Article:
Men and women and boys and girls of a certain age go down the World Wide wormhole for hours on end on a daily basis. Here, FR share their own personal online crackpipes.
The Web’s ultimate trivia quiz site will suck you in, no matter what your interest, with quizzes on everything from sports to geography. Recommended post: St. Louis Cardinals opening day lineups between 1991 and 2010.
It ain’t for me, but if you like quick snappy updates on sports, news and/or the lives of pretty people by whom you’re droolingly fascinated, Twitter is necessary. It’s stream-of-consciousness, but, like, for the digital age.
I used to preview music samples on Amazon, but since Spotify came out, I’ve been using it extensively to listen to new albums. It sort of takes the joy out of blind-buying albums, but it helps my wallet a lot and keeps my music collection “all killer, no filler”.
Travis: Stuff You Will Hate
Stuff You Will Hate is the blog of Sergeant D, who takes on the things “kids these days” are into from the perspective of someone who grew up in the uptight, overly-PC hardcore scene of the 1990s. The site’s healthy mix of sarcasm and genuine enjoyment of teen scene music of all types is amusing, though most of the music D recommends couldn’t be farther from my taste (unless he’s writing about regretcore). Recommended post: D interviews Dennis Lyxzen, lead singer of Refused and The (International Noise Conspiracy, and has him review some new music that’s hip with trendy teens. (SPOILER: he doesn’t like it).
If you adopt and use Twitter wisely, you can abandon ESPN.com forever. Take the plunge. FoxSports.com is a very good site, but Sports Illustrated has adapted to new media with grace, effectiveness, and the necessary chip on the shoulder that Internet sports reporting requires. They write articles.
I like to know the most random, inconsequential thoughts of all my friends. And I like to share mine once in a while, too. Facebook is a joke, but it’s a good one.
Travis: White Whine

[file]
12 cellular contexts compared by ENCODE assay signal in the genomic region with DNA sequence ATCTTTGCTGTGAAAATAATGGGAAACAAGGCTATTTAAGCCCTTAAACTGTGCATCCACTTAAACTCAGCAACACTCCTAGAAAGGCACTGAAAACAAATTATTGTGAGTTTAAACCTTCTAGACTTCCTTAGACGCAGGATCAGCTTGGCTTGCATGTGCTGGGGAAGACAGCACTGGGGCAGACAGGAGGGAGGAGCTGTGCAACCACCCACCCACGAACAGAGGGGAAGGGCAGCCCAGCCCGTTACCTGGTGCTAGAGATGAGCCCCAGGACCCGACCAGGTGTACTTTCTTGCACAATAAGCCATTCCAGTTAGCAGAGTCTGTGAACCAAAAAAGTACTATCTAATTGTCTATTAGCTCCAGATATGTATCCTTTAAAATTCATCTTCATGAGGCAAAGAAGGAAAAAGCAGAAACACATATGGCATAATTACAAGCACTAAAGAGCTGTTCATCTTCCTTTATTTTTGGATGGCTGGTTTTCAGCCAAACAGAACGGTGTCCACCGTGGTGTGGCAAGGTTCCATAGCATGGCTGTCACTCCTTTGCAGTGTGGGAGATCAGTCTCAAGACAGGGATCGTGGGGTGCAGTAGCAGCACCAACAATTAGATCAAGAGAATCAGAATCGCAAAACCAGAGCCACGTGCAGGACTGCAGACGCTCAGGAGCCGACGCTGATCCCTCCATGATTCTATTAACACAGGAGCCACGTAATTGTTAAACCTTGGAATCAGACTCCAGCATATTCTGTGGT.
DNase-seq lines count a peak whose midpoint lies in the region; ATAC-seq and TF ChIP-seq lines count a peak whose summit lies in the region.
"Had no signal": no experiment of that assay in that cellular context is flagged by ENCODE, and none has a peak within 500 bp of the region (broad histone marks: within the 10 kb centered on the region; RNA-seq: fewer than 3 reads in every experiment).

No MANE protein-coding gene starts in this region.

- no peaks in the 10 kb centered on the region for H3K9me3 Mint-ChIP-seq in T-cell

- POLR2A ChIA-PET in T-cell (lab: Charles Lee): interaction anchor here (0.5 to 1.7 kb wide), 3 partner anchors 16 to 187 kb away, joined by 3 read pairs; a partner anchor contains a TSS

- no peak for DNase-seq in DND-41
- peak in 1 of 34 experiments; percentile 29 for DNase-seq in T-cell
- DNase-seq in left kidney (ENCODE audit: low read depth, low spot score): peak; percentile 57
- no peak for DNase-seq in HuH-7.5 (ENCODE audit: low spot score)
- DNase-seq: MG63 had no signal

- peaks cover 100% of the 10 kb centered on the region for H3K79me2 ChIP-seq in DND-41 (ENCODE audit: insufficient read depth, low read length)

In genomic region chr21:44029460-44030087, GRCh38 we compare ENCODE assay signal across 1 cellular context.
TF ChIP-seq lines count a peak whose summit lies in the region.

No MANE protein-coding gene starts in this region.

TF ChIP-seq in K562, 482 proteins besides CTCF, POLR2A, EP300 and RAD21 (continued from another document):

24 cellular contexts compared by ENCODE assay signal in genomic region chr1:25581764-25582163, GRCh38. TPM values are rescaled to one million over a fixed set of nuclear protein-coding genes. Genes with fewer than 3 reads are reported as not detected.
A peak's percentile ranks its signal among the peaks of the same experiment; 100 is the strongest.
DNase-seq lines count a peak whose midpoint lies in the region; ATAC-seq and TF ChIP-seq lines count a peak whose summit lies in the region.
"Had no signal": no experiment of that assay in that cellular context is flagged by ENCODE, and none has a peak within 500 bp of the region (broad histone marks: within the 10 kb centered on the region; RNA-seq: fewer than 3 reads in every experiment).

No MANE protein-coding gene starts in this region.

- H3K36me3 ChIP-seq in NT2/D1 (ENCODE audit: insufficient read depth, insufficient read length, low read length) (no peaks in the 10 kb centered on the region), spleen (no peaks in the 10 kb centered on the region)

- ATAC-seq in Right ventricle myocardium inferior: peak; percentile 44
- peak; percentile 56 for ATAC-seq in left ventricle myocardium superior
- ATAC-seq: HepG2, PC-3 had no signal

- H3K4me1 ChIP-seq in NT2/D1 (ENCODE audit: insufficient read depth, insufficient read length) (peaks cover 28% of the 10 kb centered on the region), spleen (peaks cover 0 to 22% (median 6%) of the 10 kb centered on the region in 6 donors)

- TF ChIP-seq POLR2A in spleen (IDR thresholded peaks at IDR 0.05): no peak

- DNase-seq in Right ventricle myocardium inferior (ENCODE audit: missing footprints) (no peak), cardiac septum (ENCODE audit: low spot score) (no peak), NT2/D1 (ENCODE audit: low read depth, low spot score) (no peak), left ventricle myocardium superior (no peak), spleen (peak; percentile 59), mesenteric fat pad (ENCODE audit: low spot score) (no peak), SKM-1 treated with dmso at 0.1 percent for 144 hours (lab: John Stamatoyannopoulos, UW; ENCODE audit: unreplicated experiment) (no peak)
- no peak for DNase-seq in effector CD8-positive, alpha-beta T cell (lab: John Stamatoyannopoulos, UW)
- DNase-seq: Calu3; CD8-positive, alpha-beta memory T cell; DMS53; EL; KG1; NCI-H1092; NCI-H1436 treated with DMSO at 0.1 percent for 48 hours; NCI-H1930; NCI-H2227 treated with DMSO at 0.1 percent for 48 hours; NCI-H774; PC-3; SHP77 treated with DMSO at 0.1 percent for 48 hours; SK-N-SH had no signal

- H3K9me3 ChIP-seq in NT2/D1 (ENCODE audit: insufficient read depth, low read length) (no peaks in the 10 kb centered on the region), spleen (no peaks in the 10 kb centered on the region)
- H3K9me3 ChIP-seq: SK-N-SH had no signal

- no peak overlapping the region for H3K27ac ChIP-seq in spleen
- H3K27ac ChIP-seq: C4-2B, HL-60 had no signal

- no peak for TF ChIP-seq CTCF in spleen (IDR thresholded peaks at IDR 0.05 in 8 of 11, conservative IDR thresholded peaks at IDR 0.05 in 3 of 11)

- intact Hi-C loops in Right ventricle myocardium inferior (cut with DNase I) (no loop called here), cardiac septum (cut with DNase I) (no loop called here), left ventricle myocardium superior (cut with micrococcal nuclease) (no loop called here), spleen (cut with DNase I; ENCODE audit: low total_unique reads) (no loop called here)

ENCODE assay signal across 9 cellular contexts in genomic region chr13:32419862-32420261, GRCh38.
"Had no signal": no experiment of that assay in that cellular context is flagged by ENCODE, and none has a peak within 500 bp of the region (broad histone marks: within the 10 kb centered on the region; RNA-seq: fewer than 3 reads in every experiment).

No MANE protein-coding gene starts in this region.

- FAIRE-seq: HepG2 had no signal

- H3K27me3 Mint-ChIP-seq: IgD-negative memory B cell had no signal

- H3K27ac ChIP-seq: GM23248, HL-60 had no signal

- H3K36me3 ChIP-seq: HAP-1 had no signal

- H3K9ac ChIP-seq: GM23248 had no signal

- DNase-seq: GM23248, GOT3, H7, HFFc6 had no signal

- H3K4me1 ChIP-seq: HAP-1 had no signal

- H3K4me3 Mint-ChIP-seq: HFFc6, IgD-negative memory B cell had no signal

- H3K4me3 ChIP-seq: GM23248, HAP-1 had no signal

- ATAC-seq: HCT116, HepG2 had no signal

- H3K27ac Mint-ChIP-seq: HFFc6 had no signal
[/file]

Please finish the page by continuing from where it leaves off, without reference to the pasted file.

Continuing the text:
This one’s long been a favorite “collection of first world problems.” Recommended post: from the night it was announced Bin Laden had been killed.
Tyler: Google News
Not lately, sadly, as it’s had nothing happy or enjoyable to offer. Still, Google News is an elaborate, simple and addictive modern version of the kind of glass-bubble ticker-machine (whatever) you see in screwball comedies.
I’m a casual sports fan, so ESPN is my place to go for all the score reports and recaps of my favorite Detroit teams. The site also manages to keep me abreast on sports I don’t really care about, which is why I know that Tiger Woods’ old caddy won some tournament with his new guy and is being a little pissant about it.
Many will argue that Deadspin have ruined sports journalism. While they can tend towards the sensationalistic, and the fart-and-poop obsessed mailbags that have nothing to do with sports or journalism get old real fast, I’d say for the most part they’re just trying to keep it honest. Recommended post: Lengthy corrections for ESPN’s new Bill Simmons-led prestige project, Grantland.
I check my e-mail roughly seven thousand times a day. No. I’m not switching to GMail. I don’t care about GChat.
Nathan: Film Blogs
Because I don’t spend an inordinate amount of time on any one film blog, I’m lumping them all together. My favorites are Jim Emerson’s “Scanners” blog, David Bordwell’s Website on Cinema, and Sergio Leone and the Infield Fly Rule. They are all intelligent blogs that veer away from the film journalism that you read in papers; subjects can be varied and unpredictable at times.
The Web TV arm of Vice Magazine began mostly showcasing the sort of hipster-approved porn/fashion/music the Magazine itself was known for, but quickly turned into something else: an actual place for ballsy, real journalism online. Their “Vice Guide to” series is so well-done that, rather than actually go there themselves, CNN.com runs their pieces on Liberia and other war-ravaged places no one wants to visit. Recommended post: The Vice Guide to Liberia.
It’s like Twitter, but more conducive to conversation. And links. And photos. And friends you actually know, somewhat, anyway.
Mubi is a movie site. The name of the site is totally inexplicable, so don’t ask me to explain. There’s a bunch of stuff to do on it. You can watch movies, some for free; you can read all sorts of articles, reviews, and look at frame grabs; and you can participate in the forum discussions, which are both throughly annoying and educational at the same time. The forum is where I waste most of my time, circling through the same old arguments about “art v. entertainment”, “favorite directors”, blah blah blah. The key for me has been to find some people that aren’t total jerks and also offer interesting things to say along the way. My relationship with mubi has been up and down; I’ve left and come back three times now. I’ll probably leave the site again by the end of the year only to be tempted back early 2012.